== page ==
Does British Airways' restructure mark an end to big-brand marketing?

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BA: will management changes signify an end to big-brand marketing?
BA: will management changes signify an end to big-brand marketing?

BA commercial officer Andrew Crawley is taking over marketing, promising a focus on customer experience

This month, the news broke that British Airways is splitting its management to bring its commercial department closer to its marketing department, with marketing falling under the remit of BA commercial officer Andrew Crawley. But does it spell the end of big-brand advertising?

Paul Tullo, group chairman of TMW, who worked with BA for 12 years and is familiar with both the business and most of its senior marketers, argues that BA to its credit has become more strategic and considered in its approach to marketing.

"I think BA has been doing good stuff," he says. "It’s moved away from the big-brand approach, that sees an idea trickle down with a waterfall effect before moving on to another idea in six months. They’ve become more sophisticated marketers than when we were working with them."

Even so, structural reworkings at BA have been dramatic and are thought to presage further change. Frank van der Post, BA managing director for brand and customer experience, is leaving next month. Current retail boss Sara Dunham will become head of marketing, retail and direct, responsible for marketing communications around British Airways’ loyalty scheme, Executive Club, and all global marketing activity for the airline.

Meanwhile, Abigail Comber, BA’s current head of marketing, will fill the newly created post of director of customer experience and will report to van der Post’s successor.

Customer experience at the heart

For Tullo, customer experience should lie at the heart of an airline's business.

"An airline is like a hotel," he says. "And the experience of consumers when they arrive is 80% of your marketing in a sense. The better the experience, the more likely they are to fly with you again."

While BA’s motto "To fly. To serve" still stands — it has been stitched into the uniforms of every member of staff for decades, while moves are continuing to ensure that the customer is at the heart of its $5 billion investment into updating its aircraft, lounges, food and digital products — it has arguably not been brought to life in the brand’s advertising.

Tim Duffy, group chairman of M&C Saatchi UK, reckons that BA’s business is defined by how it operates centrally versus regionally, and between its sales and marketing functions, "how the two relate."

Bringing sales and marketing closer together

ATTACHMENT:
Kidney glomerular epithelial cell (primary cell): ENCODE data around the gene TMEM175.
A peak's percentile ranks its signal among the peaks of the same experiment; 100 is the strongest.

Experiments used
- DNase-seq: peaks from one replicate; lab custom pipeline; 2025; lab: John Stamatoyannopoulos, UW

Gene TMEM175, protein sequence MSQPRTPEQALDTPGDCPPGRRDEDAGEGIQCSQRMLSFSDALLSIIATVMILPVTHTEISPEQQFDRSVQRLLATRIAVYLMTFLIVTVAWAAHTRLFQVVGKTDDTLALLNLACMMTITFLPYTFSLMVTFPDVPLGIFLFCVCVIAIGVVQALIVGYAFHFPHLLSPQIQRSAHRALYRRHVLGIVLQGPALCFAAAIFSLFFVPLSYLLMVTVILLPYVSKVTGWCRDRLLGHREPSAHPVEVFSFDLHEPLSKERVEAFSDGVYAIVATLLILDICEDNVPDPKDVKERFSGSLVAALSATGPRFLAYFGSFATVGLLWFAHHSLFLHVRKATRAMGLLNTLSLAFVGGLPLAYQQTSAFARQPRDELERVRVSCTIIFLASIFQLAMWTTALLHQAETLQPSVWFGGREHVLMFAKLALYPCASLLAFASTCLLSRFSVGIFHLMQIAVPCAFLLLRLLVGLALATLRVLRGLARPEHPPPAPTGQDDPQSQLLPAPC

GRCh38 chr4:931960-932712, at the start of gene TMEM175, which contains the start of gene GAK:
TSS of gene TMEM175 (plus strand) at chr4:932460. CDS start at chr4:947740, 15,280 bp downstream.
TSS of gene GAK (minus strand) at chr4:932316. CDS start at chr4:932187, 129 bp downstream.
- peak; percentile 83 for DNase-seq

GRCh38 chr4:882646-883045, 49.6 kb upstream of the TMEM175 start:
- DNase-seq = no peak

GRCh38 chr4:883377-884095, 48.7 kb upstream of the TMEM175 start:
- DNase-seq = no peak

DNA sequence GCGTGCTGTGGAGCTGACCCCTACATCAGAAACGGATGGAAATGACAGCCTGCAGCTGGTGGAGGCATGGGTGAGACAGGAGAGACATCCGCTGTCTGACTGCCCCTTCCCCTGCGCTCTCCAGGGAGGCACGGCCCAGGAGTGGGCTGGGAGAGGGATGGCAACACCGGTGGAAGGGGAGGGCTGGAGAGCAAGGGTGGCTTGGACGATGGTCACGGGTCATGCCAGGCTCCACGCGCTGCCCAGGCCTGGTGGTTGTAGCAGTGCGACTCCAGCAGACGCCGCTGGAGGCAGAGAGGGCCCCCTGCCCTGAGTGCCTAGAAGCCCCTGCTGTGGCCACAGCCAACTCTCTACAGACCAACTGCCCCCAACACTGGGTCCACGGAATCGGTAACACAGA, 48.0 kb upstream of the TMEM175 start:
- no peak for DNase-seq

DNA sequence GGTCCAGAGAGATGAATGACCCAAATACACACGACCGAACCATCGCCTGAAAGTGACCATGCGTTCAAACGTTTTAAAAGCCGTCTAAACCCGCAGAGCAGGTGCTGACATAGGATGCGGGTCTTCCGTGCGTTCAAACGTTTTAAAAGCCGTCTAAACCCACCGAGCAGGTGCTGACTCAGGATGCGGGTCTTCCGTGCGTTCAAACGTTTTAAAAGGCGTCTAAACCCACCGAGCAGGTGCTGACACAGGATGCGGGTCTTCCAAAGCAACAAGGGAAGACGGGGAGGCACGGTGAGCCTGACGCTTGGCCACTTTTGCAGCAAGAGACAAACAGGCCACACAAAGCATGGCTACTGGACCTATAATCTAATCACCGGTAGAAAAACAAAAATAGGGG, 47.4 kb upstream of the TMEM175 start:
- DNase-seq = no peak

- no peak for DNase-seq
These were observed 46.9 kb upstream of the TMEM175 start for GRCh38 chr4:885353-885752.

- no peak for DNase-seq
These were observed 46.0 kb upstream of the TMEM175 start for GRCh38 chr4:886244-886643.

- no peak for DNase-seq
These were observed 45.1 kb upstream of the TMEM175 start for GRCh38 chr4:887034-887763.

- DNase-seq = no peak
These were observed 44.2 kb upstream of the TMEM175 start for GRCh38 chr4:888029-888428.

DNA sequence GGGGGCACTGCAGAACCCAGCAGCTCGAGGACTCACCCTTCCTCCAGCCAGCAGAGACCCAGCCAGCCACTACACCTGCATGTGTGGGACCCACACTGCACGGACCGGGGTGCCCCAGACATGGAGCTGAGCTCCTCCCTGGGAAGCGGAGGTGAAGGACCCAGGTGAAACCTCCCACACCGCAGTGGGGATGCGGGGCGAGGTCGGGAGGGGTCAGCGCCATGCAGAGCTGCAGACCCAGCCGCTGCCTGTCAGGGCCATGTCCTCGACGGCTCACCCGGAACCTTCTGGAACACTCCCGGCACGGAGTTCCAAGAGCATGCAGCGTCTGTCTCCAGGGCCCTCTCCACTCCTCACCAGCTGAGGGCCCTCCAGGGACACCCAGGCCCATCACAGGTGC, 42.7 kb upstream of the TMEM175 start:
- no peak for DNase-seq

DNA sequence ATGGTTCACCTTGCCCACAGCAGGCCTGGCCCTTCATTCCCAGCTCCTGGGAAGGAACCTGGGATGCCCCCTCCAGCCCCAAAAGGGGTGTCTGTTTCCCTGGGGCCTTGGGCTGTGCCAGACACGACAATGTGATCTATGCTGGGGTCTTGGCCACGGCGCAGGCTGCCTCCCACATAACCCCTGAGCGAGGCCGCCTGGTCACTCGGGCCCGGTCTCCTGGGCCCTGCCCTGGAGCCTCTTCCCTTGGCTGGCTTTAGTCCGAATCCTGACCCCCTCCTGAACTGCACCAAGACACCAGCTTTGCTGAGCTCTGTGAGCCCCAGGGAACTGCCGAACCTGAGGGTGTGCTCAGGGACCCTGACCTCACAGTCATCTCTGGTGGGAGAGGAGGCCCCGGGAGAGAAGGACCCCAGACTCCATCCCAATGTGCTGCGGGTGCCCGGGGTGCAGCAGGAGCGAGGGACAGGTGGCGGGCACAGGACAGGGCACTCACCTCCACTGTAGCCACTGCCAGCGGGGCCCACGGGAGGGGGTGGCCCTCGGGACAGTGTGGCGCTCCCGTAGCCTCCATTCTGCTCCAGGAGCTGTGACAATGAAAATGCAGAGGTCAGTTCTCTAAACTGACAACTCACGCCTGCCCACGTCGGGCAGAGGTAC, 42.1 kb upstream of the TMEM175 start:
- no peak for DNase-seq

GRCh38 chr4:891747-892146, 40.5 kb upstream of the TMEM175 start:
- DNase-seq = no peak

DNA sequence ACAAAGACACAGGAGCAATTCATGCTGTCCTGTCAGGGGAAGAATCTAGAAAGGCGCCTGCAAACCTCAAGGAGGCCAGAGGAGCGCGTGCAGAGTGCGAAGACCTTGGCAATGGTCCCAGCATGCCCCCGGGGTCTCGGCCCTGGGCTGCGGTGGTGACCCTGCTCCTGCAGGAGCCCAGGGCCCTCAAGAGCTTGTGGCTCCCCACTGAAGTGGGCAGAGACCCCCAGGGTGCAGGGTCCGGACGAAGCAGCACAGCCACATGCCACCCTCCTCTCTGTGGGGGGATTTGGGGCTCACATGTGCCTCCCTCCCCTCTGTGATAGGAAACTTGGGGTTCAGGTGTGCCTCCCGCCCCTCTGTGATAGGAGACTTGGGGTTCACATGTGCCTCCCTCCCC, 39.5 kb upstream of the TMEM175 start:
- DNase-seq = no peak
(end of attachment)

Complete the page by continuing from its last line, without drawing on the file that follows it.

Crawley’s appointment expanded remit could bring the latter two aspects of the business together.

"From my perspective, putting Andrew Crawley in charge of marketing is a brilliant idea," Duffy says. "I think he’s an incredibly smart and brave businessman.

"When BA is at its best is when the people running the airline understand the value of advertising and creativity."

Duffy harks back to the halcyon days of BA as "the world’s favourite airline," when M&C Saatchi was its creative agency. Duffy himself ran the account for the agency, so was more than a mere witness to the brand in its rudest health.

"If you go back to when the airline was aligned creatively and commercially, great things happened. Right back to Colin Marshall, who understood the power of brand and what it can do for a business."

"Bloody awful"

Marshall, who died in July 2012, became BA’s CEO in the 1980s and was credited with turning around the fortunes of the ailing airline, when customers had been using the abbreviation BA as shorthand for "bloody awful."

Marshall, a marketer at heart, successfully combined commerce with creativity and was behind the "world’s favorite airline" slogan. He was subsequently knighted for his leadership in transforming the business from loss-making disaster to profit-making success.

"I think that Andrew Crawley is in that mould," Duffy adds. "He gets the value of creativity."

But Tullo thinks that Crawley is a more nuts-and-bolts marketer, and all the better for BA. "Andrew — who used to work for us years ago and went to BA in a very junior role and worked his way up — is just the right person to move away from the Colin Marshall ‘Let’s make us famous’ approach."

Changes to BA’s creative strategy are currently underway, with a review of the airline’s global digital advertising account, potentially out of incumbent agency OgilvyOne, while BBH last year retained its hold on the main ad account, while also grabbing its CRM business.

Being a British brand

But Duffy reckons that while BA had a "good moment around the Olympics creatively," that its marketing output has perhaps been lacklustre and lacking gravity.

Meanwhile, Tullo thinks that from a brand point of view, BA needs should embrace its roots, and the word that makes up one half of its name. "The interesting thing about BA is that it’s always been a British brand and it has very seldom talked about being a British brand. I suspect that 90% of the world sees BA as a personification of Britain. A polite and respected airline that works. ’Fly to serve’ is bang on that.

"Perhaps it needs to go back to reaffirming its values as a British institution."

For Duffy, Crawley is the man to ensure that BA maintains the balance between big brand marketing and commercial strategy.

"He’s got the intellect and he’s a great leader, he’s brave and audacious," he says. "My instincts say that he will handle the business brilliantly and that creativity will come to the fore."

This article first appeared on marketingmagazine.co.uk.

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